Influence, impact and culture change: a systemic view
The exhilaration of a new role
You join a new organisation, excited and energised at the thought of what you’re going to be able to contribute and the changes you’re going to introduce to make this a better place to work and to make it function more effectively. You feel confident of being able to do a better job than your predecessor did.
Just a few weeks after you arrive, you realise that the theme tune from the CEO conflicts fundamentally with what you believe to be right. Sixth months further on, and it’s clear – and even more serious – that the CEO is not open to fresh perspectives and views, and that the influencing skills that have served you well in the past, and accounted for some of your success to date, are definitely not working here.
You feel conflicted and frustrated, while performance in your team seems to be on a steady, albeit slow, slide. You seem to be having no more success than your predecessor, and the scope you have to make a real impact seems disappointingly limited.
Your need for a culture change
Your personal values seem to be at odds with those demonstrated by how the culture plays out in your new organisation. You can’t see yourself being able to tolerate this unless there’s a radical culture change – and you can’t see how you might influence that change for the better.
You feel isolated, unacknowledged and unheard: you seem to be unable to fully occupy your role.
It looks as though you may have made the wrong decision in accepting this job, and realising this comes as a blow.
A systemic constellations view
In such situations it’s easy for an individual’s confidence and self-esteem to feel under threat. In addition they can often feel that there’s no way out other than to leave – which would impact their career plans, the quality of their CV and their reputation.
Interestingly, when one looks at it systemically, a different perspective might show up. When an individual isn’t able to perform in their role, it may indicate that the role itself is burdened, and may explain why things seem so intractable. In a coaching constellations context, one could look at what might have been ignored in the organisation’s remembering, what or who might have been excluded or unacknowledged – and especially what might not have been acknowledged about the contribution of a previous occupant of the role. This is in particular the case when someone has left the organisation under a cloud or with some kind of negative connotation attached to them.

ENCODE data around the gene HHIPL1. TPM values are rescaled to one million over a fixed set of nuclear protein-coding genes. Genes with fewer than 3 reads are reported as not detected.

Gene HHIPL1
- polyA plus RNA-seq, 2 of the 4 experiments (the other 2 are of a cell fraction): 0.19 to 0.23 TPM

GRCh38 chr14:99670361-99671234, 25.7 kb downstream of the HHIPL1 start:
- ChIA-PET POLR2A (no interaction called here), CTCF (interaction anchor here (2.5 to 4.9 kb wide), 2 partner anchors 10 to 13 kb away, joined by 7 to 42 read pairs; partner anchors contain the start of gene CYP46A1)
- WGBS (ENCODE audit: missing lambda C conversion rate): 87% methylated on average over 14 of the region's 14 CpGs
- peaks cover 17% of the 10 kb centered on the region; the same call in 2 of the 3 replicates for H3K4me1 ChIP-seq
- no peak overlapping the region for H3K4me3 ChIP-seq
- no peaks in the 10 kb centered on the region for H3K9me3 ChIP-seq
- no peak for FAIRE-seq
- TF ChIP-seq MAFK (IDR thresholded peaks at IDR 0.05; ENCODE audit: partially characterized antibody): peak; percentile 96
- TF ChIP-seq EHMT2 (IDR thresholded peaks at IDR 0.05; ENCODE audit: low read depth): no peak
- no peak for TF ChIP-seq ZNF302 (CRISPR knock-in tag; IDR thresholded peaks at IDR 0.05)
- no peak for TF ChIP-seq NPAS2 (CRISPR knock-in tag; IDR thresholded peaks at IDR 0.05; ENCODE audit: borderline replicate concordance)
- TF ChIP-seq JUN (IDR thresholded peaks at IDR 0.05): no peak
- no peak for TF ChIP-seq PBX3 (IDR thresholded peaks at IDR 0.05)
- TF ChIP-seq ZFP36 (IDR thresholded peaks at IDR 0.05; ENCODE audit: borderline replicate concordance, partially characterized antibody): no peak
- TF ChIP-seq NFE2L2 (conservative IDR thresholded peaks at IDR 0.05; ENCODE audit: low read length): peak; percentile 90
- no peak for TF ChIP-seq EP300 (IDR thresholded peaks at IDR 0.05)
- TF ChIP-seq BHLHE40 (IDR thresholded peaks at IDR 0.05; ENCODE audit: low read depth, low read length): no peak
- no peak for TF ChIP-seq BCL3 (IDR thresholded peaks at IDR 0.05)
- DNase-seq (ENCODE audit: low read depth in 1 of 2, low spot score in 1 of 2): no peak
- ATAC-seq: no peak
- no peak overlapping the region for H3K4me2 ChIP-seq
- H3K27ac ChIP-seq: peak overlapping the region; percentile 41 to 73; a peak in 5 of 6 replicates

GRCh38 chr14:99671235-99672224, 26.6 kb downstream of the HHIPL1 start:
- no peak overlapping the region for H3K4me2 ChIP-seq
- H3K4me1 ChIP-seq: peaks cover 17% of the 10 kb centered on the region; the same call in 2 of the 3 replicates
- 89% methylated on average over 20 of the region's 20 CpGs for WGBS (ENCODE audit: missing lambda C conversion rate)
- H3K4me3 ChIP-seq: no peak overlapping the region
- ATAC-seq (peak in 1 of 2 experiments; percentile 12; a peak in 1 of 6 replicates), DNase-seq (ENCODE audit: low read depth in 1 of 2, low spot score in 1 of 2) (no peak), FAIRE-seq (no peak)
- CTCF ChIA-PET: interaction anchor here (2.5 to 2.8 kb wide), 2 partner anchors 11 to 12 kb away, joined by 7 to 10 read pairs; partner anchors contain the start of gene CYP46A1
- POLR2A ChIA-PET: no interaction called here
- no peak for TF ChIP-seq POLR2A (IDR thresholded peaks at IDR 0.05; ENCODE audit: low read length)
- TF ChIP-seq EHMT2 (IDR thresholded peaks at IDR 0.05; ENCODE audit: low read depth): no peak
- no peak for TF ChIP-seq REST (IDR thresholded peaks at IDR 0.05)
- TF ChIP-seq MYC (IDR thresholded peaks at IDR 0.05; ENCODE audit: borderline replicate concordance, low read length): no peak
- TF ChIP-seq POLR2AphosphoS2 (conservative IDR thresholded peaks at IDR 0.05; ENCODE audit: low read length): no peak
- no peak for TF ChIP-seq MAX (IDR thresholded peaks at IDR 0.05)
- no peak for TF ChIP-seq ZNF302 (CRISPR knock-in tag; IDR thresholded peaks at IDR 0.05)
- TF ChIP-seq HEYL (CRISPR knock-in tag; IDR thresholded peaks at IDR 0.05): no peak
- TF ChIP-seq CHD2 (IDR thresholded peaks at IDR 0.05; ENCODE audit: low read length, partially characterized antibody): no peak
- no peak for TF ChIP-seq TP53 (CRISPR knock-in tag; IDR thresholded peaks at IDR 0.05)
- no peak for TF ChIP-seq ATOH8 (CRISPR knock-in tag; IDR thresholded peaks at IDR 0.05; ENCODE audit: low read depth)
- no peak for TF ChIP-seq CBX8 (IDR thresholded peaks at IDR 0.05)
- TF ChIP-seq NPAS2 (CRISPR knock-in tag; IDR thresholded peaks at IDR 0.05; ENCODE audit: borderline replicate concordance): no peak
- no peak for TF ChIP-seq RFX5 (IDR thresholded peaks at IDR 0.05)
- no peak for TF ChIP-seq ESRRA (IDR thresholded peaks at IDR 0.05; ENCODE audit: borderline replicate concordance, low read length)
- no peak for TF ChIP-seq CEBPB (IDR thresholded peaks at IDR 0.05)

In reality, as long as that person and their contribution remain unacknowledged, the system will try to re-member them. This will manifest as some kind of dissonance – an apparently capable successor inexplicably unable to occupy their authority, or something seeming to inhibit the flow of energy in the organisation, for example.
The power of acknowledging
Precisely this occurred for one of my very senior clients, who was puzzled that, for the first time in her career, she lacked confidence and the self-assurance she had been used to – and notably a sense that her boss had confidence in her. When she acknowledged, with compassion, the experience of her boss – who had preceded her in her role some years before – the pressure he had been under in the glare of publicity, and his achievements, things shifted for her. Without any direct communication with him, she began to experience both a renewed sense from him that he trusted her and a renewal of her own self-confidence.
Fascinatingly, the simple act of acknowledgment can unlock a culture change for the better. Voices become heard, contributions along the timeline are made explicit, your influence as a leader becomes a more transparent and ‘flowing’ process, the stuckness dissipates, and blame diminishes.
Changing the culture means ‘being’ before ‘doing’
And as a result, team cohesion and alignment can improve, retention rates rise, and the mood music changes. Leadership becomes more effective. It becomes apparent that culture change is less a task and more a way of being, and your influence becomes a more culturally-aligned process.
Energy is released and you are freed up to do as a leader what you do best.